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Protecting workers' entitlements package.



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Julia Gillard and Labor Let’s move Australia Forward

OVERVIEW

The Gillard Labor Government’s Protecting Workers’ Entitlements package will provide the strongest protection of employee entitlements Australian workers have ever had.

The package protects employees’ entitlements through three strong measures:  The Fair Entitlements Guarantee.  Securing Super.  Strengthening Corporate and Taxation Law.

1. The Fair Entitlements Guarantee will protect workers’ entitlements including: redundancy pay (up to a maximum of four weeks for each year of service), all annual leave, all long service leave and up to three months of unpaid wages. The Fair Entitlements Guarantee will be enshrined in legislation.

2. Securing Super will strengthen compliance measures to ensure employees receive their superannuation entitlements.

3. Strengthening Corporate and Taxation Law will give the Australian Securities and Investments Commission (ASIC) increased powers and strengthen penalties to take action against companies that do the wrong thing. Reforms will be introduced that target ‘phoenix’ company arrangements.

This package stands in contrast to the Coalition, who will rip workers’ entitlements away. Australian employees work hard and deserve to know that their wages, superannuation and other entitlements are safe. The biggest risk to these entitlements is Tony Abbott.

Protecting Workers’ Entitlements Package

[25 July 2010]

Julia Gillard and Labor Let’s move Australia Forward

THE FAIR ENTITLEMENTS GUARANTEE

Every year, thousands of Australians are made redundant when the company they work for goes into liquidation - only to find out that the company had not set aside enough money to pay their entitlements.

Workers who lose their job in these circumstances have enough to worry about. They should not have to worry about being paid what they have already earned.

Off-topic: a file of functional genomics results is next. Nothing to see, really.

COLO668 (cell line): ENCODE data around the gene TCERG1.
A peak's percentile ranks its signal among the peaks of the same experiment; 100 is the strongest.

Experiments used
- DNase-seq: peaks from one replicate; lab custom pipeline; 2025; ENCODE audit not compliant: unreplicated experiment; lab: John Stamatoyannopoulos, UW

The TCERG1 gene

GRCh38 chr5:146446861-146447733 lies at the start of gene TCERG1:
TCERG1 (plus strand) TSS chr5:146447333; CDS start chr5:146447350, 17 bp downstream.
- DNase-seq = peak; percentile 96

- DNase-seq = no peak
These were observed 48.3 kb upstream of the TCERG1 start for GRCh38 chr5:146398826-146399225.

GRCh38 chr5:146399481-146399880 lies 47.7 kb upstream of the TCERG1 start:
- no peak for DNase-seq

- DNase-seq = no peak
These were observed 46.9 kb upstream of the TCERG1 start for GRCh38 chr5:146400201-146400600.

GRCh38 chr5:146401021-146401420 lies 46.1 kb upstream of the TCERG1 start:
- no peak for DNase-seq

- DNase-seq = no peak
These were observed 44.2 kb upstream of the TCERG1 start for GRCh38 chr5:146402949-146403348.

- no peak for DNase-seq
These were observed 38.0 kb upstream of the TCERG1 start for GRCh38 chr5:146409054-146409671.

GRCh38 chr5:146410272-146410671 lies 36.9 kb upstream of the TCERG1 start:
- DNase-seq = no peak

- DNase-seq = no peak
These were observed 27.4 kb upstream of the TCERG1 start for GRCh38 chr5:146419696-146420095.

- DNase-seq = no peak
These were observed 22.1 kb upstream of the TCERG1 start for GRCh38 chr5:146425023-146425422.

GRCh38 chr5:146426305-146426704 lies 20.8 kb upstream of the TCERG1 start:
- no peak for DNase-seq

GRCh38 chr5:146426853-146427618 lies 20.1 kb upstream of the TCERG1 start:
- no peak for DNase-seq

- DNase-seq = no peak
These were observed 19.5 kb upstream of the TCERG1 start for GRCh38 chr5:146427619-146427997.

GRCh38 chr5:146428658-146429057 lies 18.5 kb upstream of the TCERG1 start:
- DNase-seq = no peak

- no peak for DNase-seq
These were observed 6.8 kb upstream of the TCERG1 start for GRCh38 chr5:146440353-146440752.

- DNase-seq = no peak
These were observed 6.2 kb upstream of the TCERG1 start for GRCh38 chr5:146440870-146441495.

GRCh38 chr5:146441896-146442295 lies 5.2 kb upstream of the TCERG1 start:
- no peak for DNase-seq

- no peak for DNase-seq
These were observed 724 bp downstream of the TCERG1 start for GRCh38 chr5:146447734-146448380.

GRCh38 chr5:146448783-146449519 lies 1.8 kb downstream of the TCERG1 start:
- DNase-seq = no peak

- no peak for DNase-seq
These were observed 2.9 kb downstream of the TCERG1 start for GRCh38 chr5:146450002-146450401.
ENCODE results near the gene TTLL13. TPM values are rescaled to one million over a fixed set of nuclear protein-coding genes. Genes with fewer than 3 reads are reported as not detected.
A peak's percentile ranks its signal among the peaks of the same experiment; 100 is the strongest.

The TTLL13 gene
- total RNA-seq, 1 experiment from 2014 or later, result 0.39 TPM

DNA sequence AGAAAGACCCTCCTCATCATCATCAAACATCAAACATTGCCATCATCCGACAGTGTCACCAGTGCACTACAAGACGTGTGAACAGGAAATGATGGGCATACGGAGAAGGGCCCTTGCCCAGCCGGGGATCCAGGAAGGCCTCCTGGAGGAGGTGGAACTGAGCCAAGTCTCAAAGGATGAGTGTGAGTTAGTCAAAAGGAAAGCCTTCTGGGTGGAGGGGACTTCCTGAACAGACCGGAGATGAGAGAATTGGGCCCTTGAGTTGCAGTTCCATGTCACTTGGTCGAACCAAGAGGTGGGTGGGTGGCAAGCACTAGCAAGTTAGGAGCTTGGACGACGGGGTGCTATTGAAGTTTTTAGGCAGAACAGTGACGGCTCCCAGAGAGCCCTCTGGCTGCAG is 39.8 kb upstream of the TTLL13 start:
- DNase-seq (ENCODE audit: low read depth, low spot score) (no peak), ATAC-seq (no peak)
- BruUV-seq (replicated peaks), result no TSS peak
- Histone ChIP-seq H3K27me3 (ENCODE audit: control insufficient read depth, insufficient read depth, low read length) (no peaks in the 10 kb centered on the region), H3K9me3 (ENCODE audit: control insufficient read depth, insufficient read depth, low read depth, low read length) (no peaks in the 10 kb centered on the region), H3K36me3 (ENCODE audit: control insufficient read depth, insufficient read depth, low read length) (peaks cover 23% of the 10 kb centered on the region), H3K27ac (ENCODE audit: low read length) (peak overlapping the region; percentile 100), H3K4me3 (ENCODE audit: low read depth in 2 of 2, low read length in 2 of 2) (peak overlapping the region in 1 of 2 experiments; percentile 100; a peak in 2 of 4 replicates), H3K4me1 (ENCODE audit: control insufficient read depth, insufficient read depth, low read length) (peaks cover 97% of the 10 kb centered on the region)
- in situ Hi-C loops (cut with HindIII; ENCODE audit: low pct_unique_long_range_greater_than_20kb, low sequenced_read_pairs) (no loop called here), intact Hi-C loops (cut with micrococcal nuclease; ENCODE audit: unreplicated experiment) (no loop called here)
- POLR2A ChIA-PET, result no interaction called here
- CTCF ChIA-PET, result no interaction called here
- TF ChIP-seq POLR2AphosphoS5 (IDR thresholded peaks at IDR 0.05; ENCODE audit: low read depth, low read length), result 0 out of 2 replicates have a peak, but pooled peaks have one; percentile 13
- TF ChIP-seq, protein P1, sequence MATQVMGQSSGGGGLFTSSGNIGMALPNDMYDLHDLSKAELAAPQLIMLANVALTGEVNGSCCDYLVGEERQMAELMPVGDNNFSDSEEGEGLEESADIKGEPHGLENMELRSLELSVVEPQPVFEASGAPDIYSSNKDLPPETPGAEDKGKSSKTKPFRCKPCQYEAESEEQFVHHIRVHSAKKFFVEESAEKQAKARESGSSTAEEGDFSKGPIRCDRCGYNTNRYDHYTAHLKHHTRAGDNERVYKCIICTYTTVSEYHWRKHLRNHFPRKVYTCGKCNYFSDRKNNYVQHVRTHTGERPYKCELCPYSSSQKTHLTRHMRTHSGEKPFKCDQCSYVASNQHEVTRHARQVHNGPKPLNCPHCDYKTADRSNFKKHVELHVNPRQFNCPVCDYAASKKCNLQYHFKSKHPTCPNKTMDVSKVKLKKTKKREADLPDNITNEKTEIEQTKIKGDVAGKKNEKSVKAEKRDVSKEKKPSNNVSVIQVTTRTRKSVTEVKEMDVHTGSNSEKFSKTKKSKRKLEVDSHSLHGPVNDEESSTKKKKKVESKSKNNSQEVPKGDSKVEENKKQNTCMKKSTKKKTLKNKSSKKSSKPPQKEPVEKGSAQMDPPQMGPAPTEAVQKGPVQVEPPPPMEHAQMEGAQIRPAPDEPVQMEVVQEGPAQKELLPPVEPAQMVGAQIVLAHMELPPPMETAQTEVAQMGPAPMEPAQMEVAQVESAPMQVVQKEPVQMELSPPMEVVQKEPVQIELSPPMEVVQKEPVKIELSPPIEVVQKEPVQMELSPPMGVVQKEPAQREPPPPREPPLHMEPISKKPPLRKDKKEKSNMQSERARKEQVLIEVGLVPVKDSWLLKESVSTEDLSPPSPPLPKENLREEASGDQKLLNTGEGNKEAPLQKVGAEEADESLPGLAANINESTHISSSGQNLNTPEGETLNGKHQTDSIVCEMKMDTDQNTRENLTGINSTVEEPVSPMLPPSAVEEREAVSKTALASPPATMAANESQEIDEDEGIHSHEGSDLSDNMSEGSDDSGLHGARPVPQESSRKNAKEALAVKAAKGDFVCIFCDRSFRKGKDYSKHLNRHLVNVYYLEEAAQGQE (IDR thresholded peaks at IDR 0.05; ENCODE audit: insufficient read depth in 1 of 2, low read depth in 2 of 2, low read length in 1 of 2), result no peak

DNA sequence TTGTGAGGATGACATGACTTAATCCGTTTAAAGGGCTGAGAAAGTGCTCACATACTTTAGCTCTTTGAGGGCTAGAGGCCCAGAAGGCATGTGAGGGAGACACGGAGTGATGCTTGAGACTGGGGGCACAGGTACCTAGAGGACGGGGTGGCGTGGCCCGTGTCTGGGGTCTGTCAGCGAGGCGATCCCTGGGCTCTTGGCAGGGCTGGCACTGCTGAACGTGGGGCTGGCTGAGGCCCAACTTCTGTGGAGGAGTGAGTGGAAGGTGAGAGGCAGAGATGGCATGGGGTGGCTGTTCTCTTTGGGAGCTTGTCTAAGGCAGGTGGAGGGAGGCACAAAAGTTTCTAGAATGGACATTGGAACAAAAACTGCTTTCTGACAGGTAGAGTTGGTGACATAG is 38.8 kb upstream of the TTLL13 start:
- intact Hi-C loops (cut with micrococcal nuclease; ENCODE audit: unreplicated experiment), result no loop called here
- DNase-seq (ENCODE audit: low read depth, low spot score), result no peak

That is why the Gillard Labor Government will introduce a legislated Fair Entitlements Guarantee to ensure that workers’ entitlements are protected even if the company they work for enters liquidation and cannot pay them what they are owed.

The Fair Entitlements Guarantee will protect redundancy pay, up to a maximum of four weeks for each year of service. This will mean that almost all workers will receive all of the redundancy entitlements they are owed. This will give Australian workers the strongest protection of their entitlements they have ever had.

The Fair Entitlements Guarantee will replace the existing General Employee Entitlements and Redundancy Scheme (GEERS). Currently only 16 weeks of redundancy pay is covered by GEERS, even if employees have worked for the same company for decades.

How the Fair Entitlements Guarantee will work

Trevor has worked at the same factory for 20 years; his annual income is $65,000. His award says that if he is made redundant he is entitled to three weeks of redundancy pay for each year of service, a total redundancy benefit of $75,000.

Trevor is made redundant when his company enters liquidation. The directors of the company announce that there are no funds available to pay employee entitlements.

Under the former Coalition Government’s GEERS policy Trevor would only be guaranteed a maximum of 16 weeks, or $20,000 of the $75,000 redundancy pay owed to him.

Under the Gillard Labor Government’s Fair Entitlements Guarantee, Trevor would receive his entire redundancy payment of $75,000.

The Fair Entitlements Guarantee will apply to all Australian workers other than company directors and their close associates.

Julia Gillard and Labor Let’s move Australia Forward

The Fair Entitlements Guarantee will deliver two key improvements for Australian workers - new certainty that they will receive the redundancy entitlements they are owed and added protection because the Fair Entitlements Guarantee will be enshrined in legislation.

The Fair Entitlements Guarantee will cost an additional $60.8 million over four years.

The following entitlements currently covered by GEERS will continue to be protected by the Fair Entitlements Guarantee:  Up to three months unpaid wages.  Amounts deducted from wages (like employee superannuation contributions

that are not passed on to a superannuation fund), up to three months prior to insolvency.  All unpaid annual leave.  All long service leave.  Up to a maximum of five weeks unpaid payment in lieu of notice.